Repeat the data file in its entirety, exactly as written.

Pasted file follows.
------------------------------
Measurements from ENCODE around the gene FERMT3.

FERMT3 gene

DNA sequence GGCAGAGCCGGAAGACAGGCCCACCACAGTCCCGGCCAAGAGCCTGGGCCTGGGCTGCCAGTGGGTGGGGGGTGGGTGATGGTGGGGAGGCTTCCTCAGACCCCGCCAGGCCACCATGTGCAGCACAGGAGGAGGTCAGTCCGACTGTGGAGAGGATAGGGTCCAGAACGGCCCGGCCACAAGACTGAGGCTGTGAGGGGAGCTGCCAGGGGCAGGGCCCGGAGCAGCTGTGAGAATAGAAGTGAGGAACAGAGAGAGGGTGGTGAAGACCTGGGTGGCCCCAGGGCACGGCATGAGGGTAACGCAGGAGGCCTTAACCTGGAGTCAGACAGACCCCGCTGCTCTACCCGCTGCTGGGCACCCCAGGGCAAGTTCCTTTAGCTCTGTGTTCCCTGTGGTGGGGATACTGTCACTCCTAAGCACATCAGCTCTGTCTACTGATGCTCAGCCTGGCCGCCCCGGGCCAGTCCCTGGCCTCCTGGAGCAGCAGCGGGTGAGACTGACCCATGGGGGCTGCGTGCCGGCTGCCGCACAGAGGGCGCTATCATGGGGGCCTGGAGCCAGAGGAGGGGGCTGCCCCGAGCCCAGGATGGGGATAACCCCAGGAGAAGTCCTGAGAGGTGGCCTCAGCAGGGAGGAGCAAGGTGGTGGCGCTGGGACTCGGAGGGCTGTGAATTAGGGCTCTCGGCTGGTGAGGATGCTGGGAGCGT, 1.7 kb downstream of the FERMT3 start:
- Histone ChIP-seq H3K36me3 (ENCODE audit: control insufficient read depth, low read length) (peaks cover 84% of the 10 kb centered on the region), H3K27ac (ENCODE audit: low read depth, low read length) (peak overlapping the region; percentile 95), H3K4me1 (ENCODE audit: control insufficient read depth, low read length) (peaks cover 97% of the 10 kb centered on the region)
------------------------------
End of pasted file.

Measurements from ENCODE around the gene FERMT3.

FERMT3 gene

DNA sequence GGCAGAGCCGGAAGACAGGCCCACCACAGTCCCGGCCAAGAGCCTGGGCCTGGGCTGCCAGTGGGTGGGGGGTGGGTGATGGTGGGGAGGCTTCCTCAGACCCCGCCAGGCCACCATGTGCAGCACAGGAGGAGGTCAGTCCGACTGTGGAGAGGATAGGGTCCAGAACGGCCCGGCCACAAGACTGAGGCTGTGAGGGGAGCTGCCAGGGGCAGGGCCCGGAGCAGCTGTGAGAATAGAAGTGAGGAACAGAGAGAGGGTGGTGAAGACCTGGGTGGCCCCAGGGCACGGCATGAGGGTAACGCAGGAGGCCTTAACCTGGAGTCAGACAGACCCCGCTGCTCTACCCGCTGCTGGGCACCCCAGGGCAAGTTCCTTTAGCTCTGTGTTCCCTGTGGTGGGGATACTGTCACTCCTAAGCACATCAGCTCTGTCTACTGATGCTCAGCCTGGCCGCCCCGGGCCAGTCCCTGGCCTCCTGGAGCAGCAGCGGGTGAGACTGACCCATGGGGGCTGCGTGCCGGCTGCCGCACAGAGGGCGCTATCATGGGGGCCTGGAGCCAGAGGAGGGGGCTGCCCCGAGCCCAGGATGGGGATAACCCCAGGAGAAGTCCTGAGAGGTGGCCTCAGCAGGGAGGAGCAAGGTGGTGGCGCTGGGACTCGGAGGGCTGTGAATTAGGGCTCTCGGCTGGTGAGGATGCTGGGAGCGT, 1.7 kb downstream of the FERMT3 start:
- Histone ChIP-seq H3K36me3 (ENCODE audit: control insufficient read depth, low read length) (peaks cover 84% of the 10 kb centered on the region), H3K27ac (ENCODE audit: low read depth, low read length) (peak overlapping the region; percentile 95), H3K4me1 (ENCODE audit: control insufficient read depth, low read length) (peaks cover 97% of the 10 kb centered on the region)